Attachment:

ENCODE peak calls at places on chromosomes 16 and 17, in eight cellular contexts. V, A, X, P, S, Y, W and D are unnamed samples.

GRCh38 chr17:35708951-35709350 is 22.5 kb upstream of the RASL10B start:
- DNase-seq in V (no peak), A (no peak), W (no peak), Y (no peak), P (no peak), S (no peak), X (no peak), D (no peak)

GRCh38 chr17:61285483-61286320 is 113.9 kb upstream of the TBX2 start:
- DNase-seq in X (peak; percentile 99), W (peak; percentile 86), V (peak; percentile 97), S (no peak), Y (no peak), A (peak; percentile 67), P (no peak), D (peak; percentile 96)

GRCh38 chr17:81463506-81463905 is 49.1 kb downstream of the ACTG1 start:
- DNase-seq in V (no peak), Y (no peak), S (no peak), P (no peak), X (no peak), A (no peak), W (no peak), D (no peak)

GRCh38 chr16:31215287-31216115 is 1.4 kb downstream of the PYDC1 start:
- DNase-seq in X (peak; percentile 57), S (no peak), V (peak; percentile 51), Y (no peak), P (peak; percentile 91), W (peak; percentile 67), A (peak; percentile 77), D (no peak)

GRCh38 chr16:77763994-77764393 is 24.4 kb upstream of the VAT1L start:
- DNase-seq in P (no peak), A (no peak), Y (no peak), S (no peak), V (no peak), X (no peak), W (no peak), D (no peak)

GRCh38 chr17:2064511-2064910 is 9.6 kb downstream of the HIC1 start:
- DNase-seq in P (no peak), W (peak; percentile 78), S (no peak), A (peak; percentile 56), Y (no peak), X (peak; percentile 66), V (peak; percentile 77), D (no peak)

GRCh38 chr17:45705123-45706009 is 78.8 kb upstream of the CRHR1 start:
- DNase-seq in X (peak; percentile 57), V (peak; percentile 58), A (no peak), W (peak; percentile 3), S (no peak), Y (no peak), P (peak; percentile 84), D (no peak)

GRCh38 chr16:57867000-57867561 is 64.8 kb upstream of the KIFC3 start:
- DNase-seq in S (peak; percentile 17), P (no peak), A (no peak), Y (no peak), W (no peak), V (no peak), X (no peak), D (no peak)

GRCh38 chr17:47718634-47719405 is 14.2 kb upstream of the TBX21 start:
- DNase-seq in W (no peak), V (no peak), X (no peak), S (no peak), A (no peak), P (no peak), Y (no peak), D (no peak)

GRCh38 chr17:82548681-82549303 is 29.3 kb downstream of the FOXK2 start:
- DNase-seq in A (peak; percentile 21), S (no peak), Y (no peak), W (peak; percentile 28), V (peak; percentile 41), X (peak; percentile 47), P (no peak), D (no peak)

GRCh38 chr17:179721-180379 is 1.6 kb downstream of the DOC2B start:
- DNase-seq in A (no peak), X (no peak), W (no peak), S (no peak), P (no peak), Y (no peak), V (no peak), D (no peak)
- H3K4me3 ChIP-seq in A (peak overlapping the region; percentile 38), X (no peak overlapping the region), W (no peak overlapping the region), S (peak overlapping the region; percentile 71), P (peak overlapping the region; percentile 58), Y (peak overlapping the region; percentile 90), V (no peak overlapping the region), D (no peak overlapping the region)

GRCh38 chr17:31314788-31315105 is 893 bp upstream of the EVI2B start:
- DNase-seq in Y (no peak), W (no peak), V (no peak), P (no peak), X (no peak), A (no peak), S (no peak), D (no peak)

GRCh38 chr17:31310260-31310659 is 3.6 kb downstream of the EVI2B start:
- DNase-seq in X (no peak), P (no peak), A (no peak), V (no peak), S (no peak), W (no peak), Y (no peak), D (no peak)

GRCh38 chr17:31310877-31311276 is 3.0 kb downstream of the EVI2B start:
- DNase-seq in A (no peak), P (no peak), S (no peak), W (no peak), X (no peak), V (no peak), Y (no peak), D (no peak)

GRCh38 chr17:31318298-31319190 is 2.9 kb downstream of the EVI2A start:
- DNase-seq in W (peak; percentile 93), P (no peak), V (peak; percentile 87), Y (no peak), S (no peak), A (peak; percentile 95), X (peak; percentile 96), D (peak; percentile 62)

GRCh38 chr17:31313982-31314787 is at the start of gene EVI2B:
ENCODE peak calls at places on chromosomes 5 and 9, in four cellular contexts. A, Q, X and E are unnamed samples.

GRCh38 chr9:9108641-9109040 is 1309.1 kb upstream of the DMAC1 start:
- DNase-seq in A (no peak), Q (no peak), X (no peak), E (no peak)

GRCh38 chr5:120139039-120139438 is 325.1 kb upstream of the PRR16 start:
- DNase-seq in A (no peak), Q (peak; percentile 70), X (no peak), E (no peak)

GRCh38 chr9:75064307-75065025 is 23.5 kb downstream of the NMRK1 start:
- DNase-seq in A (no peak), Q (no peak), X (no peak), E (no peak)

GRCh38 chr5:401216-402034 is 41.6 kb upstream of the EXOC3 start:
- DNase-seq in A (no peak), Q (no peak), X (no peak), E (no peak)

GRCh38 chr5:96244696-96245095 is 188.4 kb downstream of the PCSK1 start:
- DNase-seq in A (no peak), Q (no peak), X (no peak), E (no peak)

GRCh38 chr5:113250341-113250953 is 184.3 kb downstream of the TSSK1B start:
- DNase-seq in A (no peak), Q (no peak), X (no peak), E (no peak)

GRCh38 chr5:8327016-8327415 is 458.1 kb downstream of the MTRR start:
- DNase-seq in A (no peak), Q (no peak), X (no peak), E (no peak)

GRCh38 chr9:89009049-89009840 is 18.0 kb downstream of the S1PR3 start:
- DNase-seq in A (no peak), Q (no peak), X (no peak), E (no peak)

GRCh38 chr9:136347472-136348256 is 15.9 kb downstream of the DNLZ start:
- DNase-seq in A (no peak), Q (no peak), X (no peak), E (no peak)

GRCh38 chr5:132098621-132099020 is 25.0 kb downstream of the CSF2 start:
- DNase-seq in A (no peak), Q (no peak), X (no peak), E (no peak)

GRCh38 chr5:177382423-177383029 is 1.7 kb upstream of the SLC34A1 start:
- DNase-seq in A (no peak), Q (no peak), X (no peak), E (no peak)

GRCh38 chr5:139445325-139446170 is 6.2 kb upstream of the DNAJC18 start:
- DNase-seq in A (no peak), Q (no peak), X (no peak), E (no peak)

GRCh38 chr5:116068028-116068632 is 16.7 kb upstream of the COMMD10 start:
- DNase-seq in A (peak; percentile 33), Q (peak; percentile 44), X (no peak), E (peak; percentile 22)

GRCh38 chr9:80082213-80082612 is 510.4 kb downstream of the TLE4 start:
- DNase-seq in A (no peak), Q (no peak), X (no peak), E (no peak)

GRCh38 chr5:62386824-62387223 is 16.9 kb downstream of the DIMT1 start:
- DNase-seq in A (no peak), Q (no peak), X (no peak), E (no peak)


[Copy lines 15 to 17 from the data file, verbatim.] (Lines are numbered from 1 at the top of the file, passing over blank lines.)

- DNase-seq in X (peak; percentile 57), V (peak; percentile 58), A (no peak), W (peak; percentile 3), S (no peak), Y (no peak), P (peak; percentile 84), D (no peak)

GRCh38 chr16:57867000-57867561 is 64.8 kb upstream of the KIFC3 start:
- DNase-seq in S (peak; percentile 17), P (no peak), A (no peak), Y (no peak), W (no peak), V (no peak), X (no peak), D (no peak)